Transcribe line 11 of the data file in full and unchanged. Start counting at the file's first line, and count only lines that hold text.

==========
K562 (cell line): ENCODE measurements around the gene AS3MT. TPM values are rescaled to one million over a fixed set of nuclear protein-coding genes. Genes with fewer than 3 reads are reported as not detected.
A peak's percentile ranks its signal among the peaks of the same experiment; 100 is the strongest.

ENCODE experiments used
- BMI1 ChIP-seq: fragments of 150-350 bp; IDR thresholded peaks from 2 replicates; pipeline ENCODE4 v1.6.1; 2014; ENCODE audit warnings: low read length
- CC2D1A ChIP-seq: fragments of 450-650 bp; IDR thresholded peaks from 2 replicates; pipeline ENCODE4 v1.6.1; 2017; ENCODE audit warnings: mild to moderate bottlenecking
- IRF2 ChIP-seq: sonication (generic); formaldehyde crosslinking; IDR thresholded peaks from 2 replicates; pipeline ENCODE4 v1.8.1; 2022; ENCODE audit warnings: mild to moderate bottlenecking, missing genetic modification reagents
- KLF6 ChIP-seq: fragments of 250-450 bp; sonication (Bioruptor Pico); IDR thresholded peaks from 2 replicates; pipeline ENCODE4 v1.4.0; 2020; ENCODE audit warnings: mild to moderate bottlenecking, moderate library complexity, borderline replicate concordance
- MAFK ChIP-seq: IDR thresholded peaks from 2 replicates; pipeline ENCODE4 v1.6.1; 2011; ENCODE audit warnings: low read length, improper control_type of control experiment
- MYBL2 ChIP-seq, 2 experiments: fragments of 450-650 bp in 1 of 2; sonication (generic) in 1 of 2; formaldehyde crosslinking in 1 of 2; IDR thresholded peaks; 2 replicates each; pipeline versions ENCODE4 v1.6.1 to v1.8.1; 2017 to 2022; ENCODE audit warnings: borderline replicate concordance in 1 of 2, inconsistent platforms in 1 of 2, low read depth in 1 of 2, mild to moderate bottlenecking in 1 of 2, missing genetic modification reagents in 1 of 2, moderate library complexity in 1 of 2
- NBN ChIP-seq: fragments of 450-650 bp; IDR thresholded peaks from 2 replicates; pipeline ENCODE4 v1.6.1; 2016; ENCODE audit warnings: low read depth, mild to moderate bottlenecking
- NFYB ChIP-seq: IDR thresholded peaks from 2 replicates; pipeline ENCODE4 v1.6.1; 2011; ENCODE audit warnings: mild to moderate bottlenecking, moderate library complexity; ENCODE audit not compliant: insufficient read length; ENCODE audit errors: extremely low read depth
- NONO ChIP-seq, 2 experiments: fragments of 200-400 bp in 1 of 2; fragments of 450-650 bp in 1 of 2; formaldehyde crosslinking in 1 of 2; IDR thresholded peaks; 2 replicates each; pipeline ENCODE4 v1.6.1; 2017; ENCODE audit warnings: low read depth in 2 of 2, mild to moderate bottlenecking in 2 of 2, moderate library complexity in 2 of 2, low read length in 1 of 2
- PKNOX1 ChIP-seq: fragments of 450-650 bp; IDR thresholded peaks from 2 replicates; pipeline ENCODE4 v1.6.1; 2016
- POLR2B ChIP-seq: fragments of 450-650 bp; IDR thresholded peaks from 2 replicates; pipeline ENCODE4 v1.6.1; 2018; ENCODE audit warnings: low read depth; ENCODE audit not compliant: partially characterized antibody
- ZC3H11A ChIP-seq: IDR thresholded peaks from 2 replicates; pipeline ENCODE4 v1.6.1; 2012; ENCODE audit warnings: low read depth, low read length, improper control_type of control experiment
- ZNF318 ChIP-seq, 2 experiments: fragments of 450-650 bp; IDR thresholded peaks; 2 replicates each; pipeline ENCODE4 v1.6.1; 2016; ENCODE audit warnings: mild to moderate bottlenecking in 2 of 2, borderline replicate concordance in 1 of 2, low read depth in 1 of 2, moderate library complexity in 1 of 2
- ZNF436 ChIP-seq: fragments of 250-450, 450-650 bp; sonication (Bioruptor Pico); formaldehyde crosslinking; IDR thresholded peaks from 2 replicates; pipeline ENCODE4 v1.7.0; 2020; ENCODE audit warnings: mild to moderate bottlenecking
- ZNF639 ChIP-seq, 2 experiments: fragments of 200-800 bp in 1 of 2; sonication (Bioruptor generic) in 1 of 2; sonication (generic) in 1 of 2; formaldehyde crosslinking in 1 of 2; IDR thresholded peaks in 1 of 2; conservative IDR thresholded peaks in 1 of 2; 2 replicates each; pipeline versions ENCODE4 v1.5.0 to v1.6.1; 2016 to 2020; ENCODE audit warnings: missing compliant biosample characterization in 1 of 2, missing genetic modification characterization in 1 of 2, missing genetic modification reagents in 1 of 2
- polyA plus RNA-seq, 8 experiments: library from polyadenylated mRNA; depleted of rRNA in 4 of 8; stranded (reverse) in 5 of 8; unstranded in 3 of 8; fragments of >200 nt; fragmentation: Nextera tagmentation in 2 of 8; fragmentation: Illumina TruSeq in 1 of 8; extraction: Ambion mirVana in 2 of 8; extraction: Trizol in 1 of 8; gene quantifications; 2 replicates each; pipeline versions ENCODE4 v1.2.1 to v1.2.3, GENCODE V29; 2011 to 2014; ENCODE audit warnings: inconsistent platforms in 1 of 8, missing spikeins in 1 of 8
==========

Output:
- NFYB ChIP-seq: IDR thresholded peaks from 2 replicates; pipeline ENCODE4 v1.6.1; 2011; ENCODE audit warnings: mild to moderate bottlenecking, moderate library complexity; ENCODE audit not compliant: insufficient read length; ENCODE audit errors: extremely low read depth